Seminar Workshop

Rice has always been a major food staple in the Philippines. Both producers and consumers consider a slight change in rice price as their major concern.

In light of the emerging issues in rice price, agriculture workers from different regions in the country gathered together in a seminar-workshop to understand the rice value chain, and craft localized agriculture interventions and strategies for their respective regions.

Participants crafted strategies that will target the strengthening and improvement of farm mechanization and postharvest facilities, farm to market roads, and marketing and price support. Other strategies target additional support for farmers’ irrigation and production needs, credit and crop insurance, and continuous research for development on rice.

This is in response to the high labor and land cost, high price of farm inputs, low yield and profitability, and low supply of palay which are identified as some of the major constraints in the rice value chain.

“To address these constraints, we recommend farmers to use and promote labor-saving, cost-reducing, and climate-smart technologies and practices to lower the per unit cost of paddy. Lower cost in palay production equates to lower price of milled rice.” Alice B. Mataia, a senior science research specialist from the Philippine Rice Research Institute (PhilRice) explained.

Using the value chain analysis, she also dissected the components of the total marketing costs of rice. She revealed that the biggest shares in the marketing cost of rice go to milling (17%), transportation (18%), and administrative (31%) expenses. These aspects contribute largely to the increase in the retail price of milled rice.

“Some segments in the rice value chain attach production and marketing inefficiencies and unnecessary additional costs to both producers and consumers. Hence, there is a need to use the rice value chain analysis as a tool to identify these segments and other constraints, and recommend intervention to bolster competitiveness in the rice value chain,” stated Mataia.

Mataia added that rice goes through a series of activities in the production of goods from raw materials to actual product sale. The rice value chain involves and links several key players at each stage of the process. Each player adds costs and profits to the original farm gate price of rice, thus, increasing its price as the product moves along the value chain towards the final retailers. Hence, understanding this process is crucial in crafting policies and strategies to achieve a competitive rice industry.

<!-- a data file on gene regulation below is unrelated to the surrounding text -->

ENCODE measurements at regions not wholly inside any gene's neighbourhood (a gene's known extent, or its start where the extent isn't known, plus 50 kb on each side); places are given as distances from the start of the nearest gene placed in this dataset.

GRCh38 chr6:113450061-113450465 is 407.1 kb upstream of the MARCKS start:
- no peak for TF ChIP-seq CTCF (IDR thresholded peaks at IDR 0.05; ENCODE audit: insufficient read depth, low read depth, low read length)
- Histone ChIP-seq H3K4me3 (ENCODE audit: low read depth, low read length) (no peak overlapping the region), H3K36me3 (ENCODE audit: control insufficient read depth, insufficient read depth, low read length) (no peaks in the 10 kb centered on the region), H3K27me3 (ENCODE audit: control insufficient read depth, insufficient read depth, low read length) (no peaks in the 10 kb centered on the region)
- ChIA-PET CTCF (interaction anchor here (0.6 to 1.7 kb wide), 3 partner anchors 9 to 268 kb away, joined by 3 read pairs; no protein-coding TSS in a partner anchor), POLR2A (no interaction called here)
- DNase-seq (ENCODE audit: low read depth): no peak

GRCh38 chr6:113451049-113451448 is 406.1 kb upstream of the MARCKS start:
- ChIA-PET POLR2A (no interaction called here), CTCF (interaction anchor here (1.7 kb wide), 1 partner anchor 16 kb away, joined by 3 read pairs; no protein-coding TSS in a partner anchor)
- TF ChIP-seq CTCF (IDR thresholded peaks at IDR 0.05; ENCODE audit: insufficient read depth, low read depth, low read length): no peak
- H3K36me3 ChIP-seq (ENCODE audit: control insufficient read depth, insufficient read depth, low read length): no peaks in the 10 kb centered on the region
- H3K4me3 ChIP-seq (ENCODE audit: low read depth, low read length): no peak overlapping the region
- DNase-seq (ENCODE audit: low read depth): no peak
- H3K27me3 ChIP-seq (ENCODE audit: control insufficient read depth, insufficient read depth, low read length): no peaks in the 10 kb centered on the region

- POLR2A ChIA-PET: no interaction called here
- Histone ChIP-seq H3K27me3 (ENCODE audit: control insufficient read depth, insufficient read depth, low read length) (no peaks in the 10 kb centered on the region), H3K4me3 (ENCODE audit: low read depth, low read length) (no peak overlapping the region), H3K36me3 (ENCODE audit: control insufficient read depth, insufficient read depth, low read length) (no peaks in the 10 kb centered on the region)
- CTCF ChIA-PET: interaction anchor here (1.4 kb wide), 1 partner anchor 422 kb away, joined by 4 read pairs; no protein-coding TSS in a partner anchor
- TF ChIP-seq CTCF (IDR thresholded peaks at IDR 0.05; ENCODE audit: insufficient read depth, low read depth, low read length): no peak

Specific strategies crafted by the participants are tailored-fit based on the needs of their respective regions. According to Myriam G. Layaoen, project leader of the Science-Based Policies in Advancing Rice Communities (SPARC) program, one of the purposes of the Seminar-Workshop on Rice Value Chain and Comparative Efficiency in the Philippines is to narrow the gap between research and actual practice for the benefit of rice farmers.

“We also want to enhance policymakers’ and other rice stakeholders’ awareness and use of science-based references in crafting and prioritizing policies that will help improve the country’s rice industry,” Layaoen highlighted.

This initiative is under PhilRice’s SPARC program which focuses on the creation and strengthening of “science-based and supportive policy environment” that will foster sound decisions on rice-related issues to help farmers reduce farm labor costs, narrow yield gaps, have easier access to farm credit.

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Philippine Rice Research Institute (PhilRice) is a government corporate entity attached to the Department of Agriculture created through Executive Order 1061 on 5 November 1985 (as amended) to help develop high-yielding and cost-reducing technologies so farmers can produce enough rice for all Filipinos.

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Philippine Rice Research Institute